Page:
Those steps may be along the lines of a conversation or a formal warning. If things don't improve, your board could seek to replace the super. Since you live in a co-op, the super is very likely a part of the union and termination would be subject to union rules.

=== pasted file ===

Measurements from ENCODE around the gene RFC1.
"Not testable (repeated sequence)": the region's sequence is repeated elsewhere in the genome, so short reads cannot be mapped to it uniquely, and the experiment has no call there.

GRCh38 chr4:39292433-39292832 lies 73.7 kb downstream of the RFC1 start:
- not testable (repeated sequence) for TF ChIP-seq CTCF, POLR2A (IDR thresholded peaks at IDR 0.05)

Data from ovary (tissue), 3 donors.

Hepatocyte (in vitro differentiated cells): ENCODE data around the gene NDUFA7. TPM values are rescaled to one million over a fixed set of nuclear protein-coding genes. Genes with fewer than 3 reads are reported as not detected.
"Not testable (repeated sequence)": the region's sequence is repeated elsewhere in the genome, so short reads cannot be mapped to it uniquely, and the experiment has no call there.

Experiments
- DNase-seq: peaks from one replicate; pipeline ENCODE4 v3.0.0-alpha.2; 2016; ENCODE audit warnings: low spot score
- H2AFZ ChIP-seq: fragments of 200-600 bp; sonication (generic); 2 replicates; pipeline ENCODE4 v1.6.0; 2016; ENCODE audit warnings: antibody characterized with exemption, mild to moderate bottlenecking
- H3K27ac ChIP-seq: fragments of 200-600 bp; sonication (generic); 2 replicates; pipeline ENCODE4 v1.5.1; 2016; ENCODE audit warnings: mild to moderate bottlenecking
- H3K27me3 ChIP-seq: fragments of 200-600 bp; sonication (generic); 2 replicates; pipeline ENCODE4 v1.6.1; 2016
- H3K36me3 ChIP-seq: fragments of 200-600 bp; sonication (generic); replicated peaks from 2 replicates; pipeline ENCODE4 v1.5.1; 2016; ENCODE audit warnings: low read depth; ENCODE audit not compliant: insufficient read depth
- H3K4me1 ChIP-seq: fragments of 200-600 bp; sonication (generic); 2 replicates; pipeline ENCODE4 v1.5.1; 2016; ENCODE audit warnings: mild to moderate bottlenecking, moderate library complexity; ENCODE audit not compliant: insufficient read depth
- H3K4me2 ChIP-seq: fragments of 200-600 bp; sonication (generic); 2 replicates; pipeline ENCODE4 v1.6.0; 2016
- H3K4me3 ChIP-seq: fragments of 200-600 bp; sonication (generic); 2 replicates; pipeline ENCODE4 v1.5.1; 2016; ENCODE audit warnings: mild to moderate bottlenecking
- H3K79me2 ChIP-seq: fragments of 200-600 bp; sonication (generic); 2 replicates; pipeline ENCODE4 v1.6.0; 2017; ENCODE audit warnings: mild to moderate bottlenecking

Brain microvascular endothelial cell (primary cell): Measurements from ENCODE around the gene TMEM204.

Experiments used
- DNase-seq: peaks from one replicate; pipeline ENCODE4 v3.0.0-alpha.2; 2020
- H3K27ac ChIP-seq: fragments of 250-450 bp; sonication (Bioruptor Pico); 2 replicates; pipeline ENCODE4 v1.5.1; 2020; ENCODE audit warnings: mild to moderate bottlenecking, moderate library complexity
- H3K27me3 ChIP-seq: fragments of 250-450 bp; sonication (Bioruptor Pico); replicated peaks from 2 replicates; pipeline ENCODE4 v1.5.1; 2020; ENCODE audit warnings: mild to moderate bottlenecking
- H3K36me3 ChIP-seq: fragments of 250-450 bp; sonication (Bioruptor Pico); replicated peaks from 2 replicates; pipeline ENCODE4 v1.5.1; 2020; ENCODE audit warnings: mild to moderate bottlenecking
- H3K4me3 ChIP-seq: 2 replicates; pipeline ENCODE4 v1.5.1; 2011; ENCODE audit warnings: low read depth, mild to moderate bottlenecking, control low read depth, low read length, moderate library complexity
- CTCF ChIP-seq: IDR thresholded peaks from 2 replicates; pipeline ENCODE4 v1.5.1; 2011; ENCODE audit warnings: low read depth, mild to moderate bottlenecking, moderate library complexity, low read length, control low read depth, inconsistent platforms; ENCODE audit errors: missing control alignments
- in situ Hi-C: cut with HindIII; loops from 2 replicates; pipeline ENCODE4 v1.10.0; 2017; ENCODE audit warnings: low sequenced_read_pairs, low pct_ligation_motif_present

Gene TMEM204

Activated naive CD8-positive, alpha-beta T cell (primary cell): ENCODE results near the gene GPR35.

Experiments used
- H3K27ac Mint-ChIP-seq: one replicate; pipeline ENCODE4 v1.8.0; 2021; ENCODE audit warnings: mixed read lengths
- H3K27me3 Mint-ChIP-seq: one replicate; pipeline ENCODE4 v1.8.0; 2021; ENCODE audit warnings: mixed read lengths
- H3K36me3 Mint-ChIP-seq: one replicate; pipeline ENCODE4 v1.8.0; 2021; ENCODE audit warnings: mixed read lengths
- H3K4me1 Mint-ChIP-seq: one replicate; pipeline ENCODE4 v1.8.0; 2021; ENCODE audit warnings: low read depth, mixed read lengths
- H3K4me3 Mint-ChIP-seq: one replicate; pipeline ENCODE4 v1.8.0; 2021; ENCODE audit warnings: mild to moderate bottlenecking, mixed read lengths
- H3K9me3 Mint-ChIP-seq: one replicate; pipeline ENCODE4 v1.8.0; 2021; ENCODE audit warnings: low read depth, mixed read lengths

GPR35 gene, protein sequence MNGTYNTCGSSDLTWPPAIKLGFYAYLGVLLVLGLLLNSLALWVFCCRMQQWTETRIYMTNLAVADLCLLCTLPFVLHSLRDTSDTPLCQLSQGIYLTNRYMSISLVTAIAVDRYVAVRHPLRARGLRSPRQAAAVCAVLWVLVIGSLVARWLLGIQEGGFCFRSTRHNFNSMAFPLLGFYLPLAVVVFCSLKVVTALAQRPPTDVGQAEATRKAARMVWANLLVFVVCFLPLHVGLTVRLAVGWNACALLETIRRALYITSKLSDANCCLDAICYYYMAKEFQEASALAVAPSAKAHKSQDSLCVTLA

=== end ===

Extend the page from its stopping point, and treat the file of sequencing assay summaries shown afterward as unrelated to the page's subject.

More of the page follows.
"However, that does not prevent the removal of an unsatisfactory superintendent," says co-op and condo attorney Dean Roberts of Norris McLaughlin & Marcus. "You will have to convince management and the board that the super should be replaced as the power to do so rests with them. Normally this process requires clear documentation with a number of writeups and warnings prior to termination. However, the severity of those incidents dictates the number required for termination."
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